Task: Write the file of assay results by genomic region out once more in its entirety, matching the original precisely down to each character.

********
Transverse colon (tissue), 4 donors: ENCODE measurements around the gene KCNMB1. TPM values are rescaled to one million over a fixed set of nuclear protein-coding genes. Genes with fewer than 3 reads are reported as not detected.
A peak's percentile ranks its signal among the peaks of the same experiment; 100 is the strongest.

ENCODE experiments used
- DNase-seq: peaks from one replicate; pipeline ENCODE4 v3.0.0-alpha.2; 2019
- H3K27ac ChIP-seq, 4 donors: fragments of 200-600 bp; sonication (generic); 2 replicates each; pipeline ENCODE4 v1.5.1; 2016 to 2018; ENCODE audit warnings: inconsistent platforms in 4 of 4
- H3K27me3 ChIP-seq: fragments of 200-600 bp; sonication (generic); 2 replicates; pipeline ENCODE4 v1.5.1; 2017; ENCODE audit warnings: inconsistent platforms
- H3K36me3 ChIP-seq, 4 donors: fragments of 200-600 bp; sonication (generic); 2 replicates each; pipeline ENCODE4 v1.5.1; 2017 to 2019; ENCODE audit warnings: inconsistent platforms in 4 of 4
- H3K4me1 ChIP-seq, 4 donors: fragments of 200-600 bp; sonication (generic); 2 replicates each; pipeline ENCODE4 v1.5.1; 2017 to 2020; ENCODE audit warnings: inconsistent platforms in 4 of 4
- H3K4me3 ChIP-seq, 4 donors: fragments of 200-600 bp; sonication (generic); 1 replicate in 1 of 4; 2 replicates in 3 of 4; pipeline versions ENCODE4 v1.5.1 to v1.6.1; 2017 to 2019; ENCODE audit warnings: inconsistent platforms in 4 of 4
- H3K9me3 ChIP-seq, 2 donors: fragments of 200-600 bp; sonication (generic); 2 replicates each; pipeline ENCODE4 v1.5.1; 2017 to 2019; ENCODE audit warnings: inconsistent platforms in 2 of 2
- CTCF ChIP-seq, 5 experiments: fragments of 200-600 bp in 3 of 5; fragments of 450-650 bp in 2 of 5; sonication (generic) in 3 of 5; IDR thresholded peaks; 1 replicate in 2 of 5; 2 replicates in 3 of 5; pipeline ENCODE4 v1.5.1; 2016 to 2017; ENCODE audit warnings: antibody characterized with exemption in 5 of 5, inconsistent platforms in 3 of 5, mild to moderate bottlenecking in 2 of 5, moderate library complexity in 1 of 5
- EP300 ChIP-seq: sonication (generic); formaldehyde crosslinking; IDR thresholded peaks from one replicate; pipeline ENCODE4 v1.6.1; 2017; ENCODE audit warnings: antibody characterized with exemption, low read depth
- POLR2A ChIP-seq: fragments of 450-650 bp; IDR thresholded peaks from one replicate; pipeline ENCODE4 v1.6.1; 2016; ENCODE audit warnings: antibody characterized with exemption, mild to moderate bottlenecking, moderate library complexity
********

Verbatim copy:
Transverse colon (tissue), 4 donors: ENCODE measurements around the gene KCNMB1. TPM values are rescaled to one million over a fixed set of nuclear protein-coding genes. Genes with fewer than 3 reads are reported as not detected.
A peak's percentile ranks its signal among the peaks of the same experiment; 100 is the strongest.

ENCODE experiments used
- DNase-seq: peaks from one replicate; pipeline ENCODE4 v3.0.0-alpha.2; 2019
- H3K27ac ChIP-seq, 4 donors: fragments of 200-600 bp; sonication (generic); 2 replicates each; pipeline ENCODE4 v1.5.1; 2016 to 2018; ENCODE audit warnings: inconsistent platforms in 4 of 4
- H3K27me3 ChIP-seq: fragments of 200-600 bp; sonication (generic); 2 replicates; pipeline ENCODE4 v1.5.1; 2017; ENCODE audit warnings: inconsistent platforms
- H3K36me3 ChIP-seq, 4 donors: fragments of 200-600 bp; sonication (generic); 2 replicates each; pipeline ENCODE4 v1.5.1; 2017 to 2019; ENCODE audit warnings: inconsistent platforms in 4 of 4
- H3K4me1 ChIP-seq, 4 donors: fragments of 200-600 bp; sonication (generic); 2 replicates each; pipeline ENCODE4 v1.5.1; 2017 to 2020; ENCODE audit warnings: inconsistent platforms in 4 of 4
- H3K4me3 ChIP-seq, 4 donors: fragments of 200-600 bp; sonication (generic); 1 replicate in 1 of 4; 2 replicates in 3 of 4; pipeline versions ENCODE4 v1.5.1 to v1.6.1; 2017 to 2019; ENCODE audit warnings: inconsistent platforms in 4 of 4
- H3K9me3 ChIP-seq, 2 donors: fragments of 200-600 bp; sonication (generic); 2 replicates each; pipeline ENCODE4 v1.5.1; 2017 to 2019; ENCODE audit warnings: inconsistent platforms in 2 of 2
- CTCF ChIP-seq, 5 experiments: fragments of 200-600 bp in 3 of 5; fragments of 450-650 bp in 2 of 5; sonication (generic) in 3 of 5; IDR thresholded peaks; 1 replicate in 2 of 5; 2 replicates in 3 of 5; pipeline ENCODE4 v1.5.1; 2016 to 2017; ENCODE audit warnings: antibody characterized with exemption in 5 of 5, inconsistent platforms in 3 of 5, mild to moderate bottlenecking in 2 of 5, moderate library complexity in 1 of 5
- EP300 ChIP-seq: sonication (generic); formaldehyde crosslinking; IDR thresholded peaks from one replicate; pipeline ENCODE4 v1.6.1; 2017; ENCODE audit warnings: antibody characterized with exemption, low read depth
- POLR2A ChIP-seq: fragments of 450-650 bp; IDR thresholded peaks from one replicate; pipeline ENCODE4 v1.6.1; 2016; ENCODE audit warnings: antibody characterized with exemption, mild to moderate bottlenecking, moderate library complexity